Jesus hears these rumblings, senses the intentions of the crowd to make him their own, to domesticate him for their own use. And he runs. Without a word to anyone, he runs for the hills. He goes off on his own to regroup – have a silent retreat.

In Exodus, when the people are hungry in the desert, they experiment with gathering extra manna to save themselves the daily process of collecting the strange stuff that appears, like dew, each morning. On the Galilean hillside, the people look for a shortcut, for a way to have access to Jesus’ power whenever they want it. What is so unreasonable about holding on to something that works well? Is it so wrong that the people want a way to preserve the power they experienced? What better way to honor Jesus than to make him a king?

The problem is, it doesn’t work. God’s power will not, cannot, be controlled. It is a lesson that never gets old, since we never quite seem to learn it. The Creator’s power cannot be domesticated. Nor can the power of Jesus. Nor, for that matter, the power of the Holy Spirit. Perhaps that’s what unites the Trinity; our experiences of God, Jesus, the Holy Spirit, can be named, described, explained but not contained.

After Jesus flees, the hillside gathering breaks up. The disciples wait around, hoping Jesus will finish his little retreat (though some of them wonder if he is just hiding.) It starts to get dark and the disciples really need to head back across the lake to civilization. It seems strange that they are willing to leave Jesus but maybe the disciples are learning something – learning that they can’t control Jesus. They have to do what they have to do and Jesus will do what Jesus will do.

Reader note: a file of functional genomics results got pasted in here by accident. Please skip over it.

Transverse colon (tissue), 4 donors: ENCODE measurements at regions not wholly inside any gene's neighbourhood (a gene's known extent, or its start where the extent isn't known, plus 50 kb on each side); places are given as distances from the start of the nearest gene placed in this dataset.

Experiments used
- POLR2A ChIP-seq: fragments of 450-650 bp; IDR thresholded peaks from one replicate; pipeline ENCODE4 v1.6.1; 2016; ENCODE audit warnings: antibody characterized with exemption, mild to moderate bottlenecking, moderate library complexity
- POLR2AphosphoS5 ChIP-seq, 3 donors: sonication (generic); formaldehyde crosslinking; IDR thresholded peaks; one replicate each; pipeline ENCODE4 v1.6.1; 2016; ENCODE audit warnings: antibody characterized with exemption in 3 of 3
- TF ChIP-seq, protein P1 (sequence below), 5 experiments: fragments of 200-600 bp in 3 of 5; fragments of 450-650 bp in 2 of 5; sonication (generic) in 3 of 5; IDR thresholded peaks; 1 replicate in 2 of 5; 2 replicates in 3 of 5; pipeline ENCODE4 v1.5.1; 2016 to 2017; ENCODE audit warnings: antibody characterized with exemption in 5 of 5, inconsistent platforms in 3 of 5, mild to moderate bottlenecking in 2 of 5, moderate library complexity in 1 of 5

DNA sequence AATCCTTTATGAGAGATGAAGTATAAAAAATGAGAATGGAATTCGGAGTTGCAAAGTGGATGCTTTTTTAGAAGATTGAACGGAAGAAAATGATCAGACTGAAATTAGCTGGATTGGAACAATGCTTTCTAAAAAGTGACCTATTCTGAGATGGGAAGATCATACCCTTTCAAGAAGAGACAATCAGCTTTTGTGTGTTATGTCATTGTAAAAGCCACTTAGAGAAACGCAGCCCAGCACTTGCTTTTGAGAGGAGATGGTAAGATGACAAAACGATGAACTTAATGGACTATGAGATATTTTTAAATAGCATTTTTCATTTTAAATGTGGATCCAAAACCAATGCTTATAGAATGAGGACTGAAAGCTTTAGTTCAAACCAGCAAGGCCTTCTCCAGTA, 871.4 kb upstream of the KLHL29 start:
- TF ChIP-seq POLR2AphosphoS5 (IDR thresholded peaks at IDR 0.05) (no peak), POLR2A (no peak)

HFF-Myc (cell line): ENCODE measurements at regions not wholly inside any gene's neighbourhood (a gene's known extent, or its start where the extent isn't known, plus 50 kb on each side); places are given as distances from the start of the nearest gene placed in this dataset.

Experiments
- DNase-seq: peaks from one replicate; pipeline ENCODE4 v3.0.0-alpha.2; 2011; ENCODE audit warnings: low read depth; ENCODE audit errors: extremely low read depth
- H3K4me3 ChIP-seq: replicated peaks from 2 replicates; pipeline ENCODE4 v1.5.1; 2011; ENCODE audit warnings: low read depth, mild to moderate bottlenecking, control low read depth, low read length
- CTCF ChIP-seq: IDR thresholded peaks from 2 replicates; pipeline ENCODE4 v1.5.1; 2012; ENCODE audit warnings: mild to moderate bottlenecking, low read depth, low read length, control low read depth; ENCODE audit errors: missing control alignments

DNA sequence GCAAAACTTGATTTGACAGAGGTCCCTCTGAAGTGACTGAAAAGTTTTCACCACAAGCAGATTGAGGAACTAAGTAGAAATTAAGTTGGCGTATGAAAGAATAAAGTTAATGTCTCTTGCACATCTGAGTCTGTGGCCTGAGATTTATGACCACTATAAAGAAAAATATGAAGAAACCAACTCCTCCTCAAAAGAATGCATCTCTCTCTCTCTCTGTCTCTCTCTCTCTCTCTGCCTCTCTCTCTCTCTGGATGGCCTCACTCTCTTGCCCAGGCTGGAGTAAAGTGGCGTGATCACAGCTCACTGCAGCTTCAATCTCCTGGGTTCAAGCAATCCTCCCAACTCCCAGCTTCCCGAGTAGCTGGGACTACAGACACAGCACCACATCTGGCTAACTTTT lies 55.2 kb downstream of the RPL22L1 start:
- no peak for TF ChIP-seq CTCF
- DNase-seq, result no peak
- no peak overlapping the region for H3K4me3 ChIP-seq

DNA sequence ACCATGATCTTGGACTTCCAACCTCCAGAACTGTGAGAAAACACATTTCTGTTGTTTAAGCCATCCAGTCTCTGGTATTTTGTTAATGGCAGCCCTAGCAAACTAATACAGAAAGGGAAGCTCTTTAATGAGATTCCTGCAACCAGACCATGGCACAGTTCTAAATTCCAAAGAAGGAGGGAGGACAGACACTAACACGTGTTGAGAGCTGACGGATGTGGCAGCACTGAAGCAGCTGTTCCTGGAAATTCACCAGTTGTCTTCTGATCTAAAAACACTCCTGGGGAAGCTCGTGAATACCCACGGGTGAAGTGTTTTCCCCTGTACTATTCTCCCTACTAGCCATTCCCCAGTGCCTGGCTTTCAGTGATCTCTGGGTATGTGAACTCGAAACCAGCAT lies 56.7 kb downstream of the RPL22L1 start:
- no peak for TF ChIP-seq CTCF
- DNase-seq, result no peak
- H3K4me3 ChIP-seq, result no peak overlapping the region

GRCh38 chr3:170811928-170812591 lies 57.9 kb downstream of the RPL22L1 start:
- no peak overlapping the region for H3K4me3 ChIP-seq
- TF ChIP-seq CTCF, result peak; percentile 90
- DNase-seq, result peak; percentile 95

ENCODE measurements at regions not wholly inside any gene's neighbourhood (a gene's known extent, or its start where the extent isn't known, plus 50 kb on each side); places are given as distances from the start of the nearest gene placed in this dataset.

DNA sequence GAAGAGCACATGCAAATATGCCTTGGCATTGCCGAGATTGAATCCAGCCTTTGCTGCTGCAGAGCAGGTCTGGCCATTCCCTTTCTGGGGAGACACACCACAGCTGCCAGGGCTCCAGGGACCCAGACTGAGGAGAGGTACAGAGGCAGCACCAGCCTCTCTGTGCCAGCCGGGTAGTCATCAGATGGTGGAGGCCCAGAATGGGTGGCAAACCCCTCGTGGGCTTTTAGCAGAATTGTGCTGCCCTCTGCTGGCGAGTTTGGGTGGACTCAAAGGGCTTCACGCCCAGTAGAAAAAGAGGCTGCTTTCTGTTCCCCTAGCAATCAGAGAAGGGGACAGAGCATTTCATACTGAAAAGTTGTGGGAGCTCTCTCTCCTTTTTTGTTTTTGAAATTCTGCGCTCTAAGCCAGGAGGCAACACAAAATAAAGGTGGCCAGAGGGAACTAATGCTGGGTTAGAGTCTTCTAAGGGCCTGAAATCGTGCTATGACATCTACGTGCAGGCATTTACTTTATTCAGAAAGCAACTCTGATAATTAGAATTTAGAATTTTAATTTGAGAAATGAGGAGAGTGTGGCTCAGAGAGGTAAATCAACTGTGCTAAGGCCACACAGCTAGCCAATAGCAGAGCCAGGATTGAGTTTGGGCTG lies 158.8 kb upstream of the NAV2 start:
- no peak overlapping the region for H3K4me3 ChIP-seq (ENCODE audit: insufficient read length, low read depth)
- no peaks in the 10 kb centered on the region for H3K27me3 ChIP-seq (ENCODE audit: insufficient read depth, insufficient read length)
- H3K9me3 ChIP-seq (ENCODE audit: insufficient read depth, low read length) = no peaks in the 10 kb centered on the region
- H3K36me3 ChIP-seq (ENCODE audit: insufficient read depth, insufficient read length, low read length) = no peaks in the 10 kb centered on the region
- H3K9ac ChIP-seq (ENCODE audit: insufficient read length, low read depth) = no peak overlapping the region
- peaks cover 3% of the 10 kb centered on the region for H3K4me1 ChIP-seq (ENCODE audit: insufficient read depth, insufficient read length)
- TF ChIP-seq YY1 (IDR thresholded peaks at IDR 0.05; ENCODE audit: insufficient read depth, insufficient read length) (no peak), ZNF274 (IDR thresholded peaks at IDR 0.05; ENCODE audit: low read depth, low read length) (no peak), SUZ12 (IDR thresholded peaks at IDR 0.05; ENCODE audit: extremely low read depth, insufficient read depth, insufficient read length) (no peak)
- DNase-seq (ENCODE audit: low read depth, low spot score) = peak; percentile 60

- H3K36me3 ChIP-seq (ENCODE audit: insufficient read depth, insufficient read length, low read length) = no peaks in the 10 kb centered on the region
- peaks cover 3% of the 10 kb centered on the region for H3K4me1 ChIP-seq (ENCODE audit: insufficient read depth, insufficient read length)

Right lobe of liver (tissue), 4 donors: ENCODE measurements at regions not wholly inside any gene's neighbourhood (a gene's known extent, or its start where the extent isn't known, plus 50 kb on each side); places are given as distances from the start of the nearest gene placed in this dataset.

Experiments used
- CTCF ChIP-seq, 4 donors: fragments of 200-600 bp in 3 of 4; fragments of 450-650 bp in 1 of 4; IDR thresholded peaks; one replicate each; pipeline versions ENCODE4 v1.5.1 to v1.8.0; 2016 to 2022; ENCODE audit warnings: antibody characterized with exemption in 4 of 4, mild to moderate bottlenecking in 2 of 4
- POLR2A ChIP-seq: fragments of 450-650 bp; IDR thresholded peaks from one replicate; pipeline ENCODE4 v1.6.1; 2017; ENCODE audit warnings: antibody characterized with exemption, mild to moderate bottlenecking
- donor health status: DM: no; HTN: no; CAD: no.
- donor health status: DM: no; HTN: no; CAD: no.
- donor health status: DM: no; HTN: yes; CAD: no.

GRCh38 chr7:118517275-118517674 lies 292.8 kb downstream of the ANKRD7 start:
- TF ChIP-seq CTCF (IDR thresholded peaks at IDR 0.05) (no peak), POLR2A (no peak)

The gospel writer of John doesn’t tell us this but we know from the other gospels that at least some of the disciples are experienced fishermen. So they get in the boat and start rowing. They row for three or four miles. Not a big deal for this crew. But then the winds start to blow and the water gets choppy and there they are, in the dark, in a storm. Suddenly, through the dark and the mist, they see something and they are afraid. “It’s me, don’t be afraid.”

And then they see, it’s Jesus and they are relieved. Now they will be safe. They will be saved. They reach out to help him into their boat. Or are they now reaching for Jesus’ power? Before they can get him into the boat, they arrive at the shore. Once again, Jesus eludes the grasp of those who would hold him. He will not be controlled; Jesus will not be owned.

(John’s gospel reminds us again, near the end, that Jesus cannot be contained. After Jesus’ death and resurrection, Mary, in her astonishment and joy, reaches out for Jesus when he appears to her at the tomb. Jesus says, “Don’t hold onto me.”)

This story about feeding a crowd of people from a small amount of bread and fish appears in all four gospels, sometimes more than once in the same gospel. Clearly there is something important here. Each gospel writer probably has their own purposes for including it. And we the readers, two thousand years later, are left to try and figure out what those purposes are.